Part 1 of 2 - I spoke with Richard Miller and Tom Kitchin, software engineers at SensioLabs UK and its parent company Inviqa respectively, via a Google Hangout on Air recently. I wanted to learn more about PHP and Symfony from their perspective and how they think the Drupal 8 and Symfony2 are going to affect each other.
In part 2, I learn the inside story on one of the first Drupal 8 sites online, www.sensiolabs.co.uk, what their goals were and how they built it and have kept it running since May 2013, and how Drupal 8 will change the way they design applications for clients going forward.
PHP then and now
Richard compares getting started in PHP 4 to what the PHP 5.4 (and beyond) world looks like, "I think there's been a huge shift in terms of people's interest in best practices that have come from elsewhere. The new generation of PHP frameworks are a huge leap forward even from a few years ago. Having Composer, a proper package management tool, had definitely changed how we work. I think it really helps. It has fostered a lot more interaction between different communities. Previously within PHP it was all very fragmented; now there's a lot more interoperability between these different groups. We've come on leaps and bounds in the last few years."
Tom addresses PHP's growing maturity as a language and ecosystem, "I feel like I see a lot of things in PHP now that I was seeing coming into Java previously. I think it's good that it's bringing structure. Obviously, we need to have some degree of a plan ... since this runs everything now. The main difference between the desktop stuff I was doing in Java and the web stuff is that the web stuff gets used."
What should people know about PHP and Symfony?
Describing Symfony, Richard echoes sentiments about Drupal's choices in trading power and flexibility for complexity, "As frameworks go, it leaves quite a lot to your choice still. It provides all the tools to avoid having to do all those repetitive tasks involved in making websites, in parsing URLs, how to read controllers and things. Compared to other frameworks I've used and looked at, it is less 'opinionated' about how you actually do things within those controller actions so you get more freedom to work in the way you want, rather than dictating the approach. Dictating the way you work can help at first in projects; having everything laid out for you, you can get up and running a lot quicker, but then you find yourself fighting against the constraints of the framework over time. With Symfony, there's a bit of a 'super learning curve' at first, but you don't run into those 'you just can't do that' problems that I think you do face with other frameworks."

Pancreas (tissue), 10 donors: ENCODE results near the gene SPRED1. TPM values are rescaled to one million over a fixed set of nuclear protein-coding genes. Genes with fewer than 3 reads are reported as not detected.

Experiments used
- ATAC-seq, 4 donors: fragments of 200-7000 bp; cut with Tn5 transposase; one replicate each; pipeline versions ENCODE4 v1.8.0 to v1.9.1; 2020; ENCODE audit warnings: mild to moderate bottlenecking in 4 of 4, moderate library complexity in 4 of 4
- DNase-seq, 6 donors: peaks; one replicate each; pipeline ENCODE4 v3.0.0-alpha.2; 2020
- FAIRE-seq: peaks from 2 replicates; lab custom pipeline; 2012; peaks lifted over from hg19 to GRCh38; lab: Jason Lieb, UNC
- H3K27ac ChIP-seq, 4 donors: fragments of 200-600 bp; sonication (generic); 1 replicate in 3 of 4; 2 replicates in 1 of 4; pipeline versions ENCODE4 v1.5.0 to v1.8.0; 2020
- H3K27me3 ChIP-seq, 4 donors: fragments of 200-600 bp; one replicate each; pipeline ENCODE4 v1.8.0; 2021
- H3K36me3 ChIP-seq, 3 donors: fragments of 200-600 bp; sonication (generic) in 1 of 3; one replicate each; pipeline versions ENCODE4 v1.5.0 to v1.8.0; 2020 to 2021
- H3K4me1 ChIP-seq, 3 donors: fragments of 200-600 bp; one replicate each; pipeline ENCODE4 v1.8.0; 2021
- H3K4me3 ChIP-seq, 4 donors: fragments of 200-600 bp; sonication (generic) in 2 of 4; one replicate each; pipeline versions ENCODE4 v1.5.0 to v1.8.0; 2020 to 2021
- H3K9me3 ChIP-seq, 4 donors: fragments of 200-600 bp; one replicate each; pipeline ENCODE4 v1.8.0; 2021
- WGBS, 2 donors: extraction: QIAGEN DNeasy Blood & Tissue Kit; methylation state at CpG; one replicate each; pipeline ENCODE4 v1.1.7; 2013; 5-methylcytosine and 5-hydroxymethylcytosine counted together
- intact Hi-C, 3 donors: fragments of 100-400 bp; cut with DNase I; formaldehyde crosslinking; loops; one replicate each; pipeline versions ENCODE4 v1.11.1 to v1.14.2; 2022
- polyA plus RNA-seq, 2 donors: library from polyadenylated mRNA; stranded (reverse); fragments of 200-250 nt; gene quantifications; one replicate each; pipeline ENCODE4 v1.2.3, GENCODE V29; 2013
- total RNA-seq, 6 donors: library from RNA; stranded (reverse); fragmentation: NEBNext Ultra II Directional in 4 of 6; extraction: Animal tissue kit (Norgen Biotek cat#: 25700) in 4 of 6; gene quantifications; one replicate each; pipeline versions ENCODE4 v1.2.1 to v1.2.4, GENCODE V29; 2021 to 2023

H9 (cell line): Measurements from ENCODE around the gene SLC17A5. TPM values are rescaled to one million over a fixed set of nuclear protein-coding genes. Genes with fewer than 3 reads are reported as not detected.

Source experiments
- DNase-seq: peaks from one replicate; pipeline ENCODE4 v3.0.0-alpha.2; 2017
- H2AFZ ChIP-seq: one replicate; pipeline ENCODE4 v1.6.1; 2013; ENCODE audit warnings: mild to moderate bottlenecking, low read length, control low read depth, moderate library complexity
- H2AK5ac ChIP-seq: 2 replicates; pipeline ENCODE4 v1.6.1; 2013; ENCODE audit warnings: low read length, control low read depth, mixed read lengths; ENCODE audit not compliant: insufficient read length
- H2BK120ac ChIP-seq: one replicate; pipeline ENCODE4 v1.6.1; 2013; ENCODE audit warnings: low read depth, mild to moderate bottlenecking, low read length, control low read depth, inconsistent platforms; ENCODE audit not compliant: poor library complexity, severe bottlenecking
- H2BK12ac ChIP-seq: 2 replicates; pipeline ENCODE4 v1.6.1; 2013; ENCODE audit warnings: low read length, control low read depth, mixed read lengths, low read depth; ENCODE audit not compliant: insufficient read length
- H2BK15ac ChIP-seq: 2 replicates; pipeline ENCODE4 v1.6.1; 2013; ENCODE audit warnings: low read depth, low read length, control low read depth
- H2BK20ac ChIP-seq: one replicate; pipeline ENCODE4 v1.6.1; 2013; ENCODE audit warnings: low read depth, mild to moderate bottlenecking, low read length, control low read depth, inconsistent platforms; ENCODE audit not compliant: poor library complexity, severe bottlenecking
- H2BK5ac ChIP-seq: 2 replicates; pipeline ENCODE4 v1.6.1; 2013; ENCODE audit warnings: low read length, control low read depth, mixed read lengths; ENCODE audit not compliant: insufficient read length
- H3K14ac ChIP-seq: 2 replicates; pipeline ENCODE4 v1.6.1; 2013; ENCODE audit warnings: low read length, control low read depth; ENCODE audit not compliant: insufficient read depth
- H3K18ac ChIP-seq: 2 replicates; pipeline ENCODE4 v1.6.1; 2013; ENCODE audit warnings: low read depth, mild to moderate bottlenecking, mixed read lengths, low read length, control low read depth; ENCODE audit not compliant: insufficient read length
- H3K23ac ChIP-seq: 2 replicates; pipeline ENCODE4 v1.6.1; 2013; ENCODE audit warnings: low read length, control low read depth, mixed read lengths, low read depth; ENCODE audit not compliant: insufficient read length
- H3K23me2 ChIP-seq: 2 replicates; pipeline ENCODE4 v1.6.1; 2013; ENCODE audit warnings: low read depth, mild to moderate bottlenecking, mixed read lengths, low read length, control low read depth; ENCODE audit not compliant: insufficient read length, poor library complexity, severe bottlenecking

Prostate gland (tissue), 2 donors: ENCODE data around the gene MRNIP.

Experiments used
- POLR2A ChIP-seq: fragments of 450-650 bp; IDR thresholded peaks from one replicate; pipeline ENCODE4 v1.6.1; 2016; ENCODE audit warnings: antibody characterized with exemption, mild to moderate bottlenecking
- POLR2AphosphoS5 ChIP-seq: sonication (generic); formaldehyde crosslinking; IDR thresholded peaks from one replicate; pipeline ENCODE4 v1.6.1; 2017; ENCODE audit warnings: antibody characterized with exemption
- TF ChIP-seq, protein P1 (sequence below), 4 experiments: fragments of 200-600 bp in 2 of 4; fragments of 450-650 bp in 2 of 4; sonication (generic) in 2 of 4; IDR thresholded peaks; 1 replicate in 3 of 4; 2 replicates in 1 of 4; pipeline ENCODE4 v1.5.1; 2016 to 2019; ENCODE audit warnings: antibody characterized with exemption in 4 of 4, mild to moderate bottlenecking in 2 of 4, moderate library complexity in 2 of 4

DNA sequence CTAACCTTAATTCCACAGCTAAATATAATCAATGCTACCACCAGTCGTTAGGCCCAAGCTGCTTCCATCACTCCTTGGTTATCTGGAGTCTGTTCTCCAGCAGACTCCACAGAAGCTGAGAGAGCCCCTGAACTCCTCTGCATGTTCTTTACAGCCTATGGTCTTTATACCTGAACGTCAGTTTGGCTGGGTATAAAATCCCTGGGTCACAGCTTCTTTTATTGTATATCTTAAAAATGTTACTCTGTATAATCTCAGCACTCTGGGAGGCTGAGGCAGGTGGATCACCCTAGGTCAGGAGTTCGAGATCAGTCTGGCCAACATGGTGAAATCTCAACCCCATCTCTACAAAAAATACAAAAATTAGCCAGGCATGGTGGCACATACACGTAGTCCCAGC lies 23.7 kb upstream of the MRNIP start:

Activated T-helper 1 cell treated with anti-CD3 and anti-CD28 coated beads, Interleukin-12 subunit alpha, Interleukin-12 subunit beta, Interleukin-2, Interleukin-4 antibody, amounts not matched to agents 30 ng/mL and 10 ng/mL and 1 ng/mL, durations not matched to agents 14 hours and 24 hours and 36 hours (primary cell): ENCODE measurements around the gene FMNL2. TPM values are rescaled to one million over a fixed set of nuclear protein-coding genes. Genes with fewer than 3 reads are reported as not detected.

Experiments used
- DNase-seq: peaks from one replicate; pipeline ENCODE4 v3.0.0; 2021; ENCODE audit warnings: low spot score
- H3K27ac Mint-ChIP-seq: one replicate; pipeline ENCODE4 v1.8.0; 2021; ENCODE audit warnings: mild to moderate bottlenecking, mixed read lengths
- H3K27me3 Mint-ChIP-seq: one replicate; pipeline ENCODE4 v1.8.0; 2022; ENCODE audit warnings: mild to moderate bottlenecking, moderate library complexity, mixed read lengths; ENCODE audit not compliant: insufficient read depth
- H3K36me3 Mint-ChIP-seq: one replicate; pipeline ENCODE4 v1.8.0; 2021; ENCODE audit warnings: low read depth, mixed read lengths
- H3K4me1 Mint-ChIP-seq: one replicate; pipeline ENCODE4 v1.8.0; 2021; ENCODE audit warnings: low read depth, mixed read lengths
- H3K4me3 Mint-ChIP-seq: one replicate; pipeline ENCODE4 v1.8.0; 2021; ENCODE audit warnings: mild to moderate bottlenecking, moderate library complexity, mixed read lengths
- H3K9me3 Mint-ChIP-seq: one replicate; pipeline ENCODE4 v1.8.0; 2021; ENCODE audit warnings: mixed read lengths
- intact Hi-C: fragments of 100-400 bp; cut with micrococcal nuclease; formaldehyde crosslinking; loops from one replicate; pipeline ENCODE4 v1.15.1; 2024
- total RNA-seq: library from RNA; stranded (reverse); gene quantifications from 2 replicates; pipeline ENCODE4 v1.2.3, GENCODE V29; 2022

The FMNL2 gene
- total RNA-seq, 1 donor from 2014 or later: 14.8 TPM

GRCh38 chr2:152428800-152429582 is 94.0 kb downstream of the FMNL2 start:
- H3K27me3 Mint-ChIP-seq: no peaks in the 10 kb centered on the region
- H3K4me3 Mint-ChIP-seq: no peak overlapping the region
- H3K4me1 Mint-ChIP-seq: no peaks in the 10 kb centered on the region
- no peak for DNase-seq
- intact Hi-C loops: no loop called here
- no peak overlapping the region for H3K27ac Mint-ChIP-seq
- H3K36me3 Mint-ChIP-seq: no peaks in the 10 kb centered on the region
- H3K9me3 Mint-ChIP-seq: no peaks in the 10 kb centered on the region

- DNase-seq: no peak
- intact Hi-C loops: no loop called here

"One of the better things about PHP," continues Tom, "is that people can get into it easily. Bringing people into development and these fields is a big discussion point currently. PHP is a good language to get into. The thing to keep in mind is the oft-repeated point 'The first thing you do with PHP? That's not how you do PHP. Please don't keep doing that.' The easy introduction is not how you want to continue, but it's nice that we can get people involved." And then move them along to better ways of working."
Is Symfony going to improve Drupal? If so, how?
"From a technical point of view," continues Richard, "there's Symfony components that have been used that save the Drupal community from reinventing the wheel, so it helps concentrate on more Drupal-specific stuff. It is making use of components that are part of a stable framework that's already in use out there and that's gone through various changes based on people using it."
Is Drupal going to improve Symfony? If so, how?
"There's also the benefit of bringing the communities closer together and we're learning stuff from Drupal. We've already seen improvements from contributions back from the Drupal community. We've certainly benefitted from those. There's been some work around the routing component that's been the joint-work of people from Drupal, EZ-Publish, and the Symfony CMF. They've all been working together. A lot of experience and knowledge from previous versions of Drupal has benefitted that greatly."
Actually, everybody wins
Tom makes the excellent point that, "More than anything, the interaction has caused both projects to improve. This is what open source is all about; the free exchange of information, of good ideas. This is what makes it work. That's got to be the big advantage that both sides can get from this."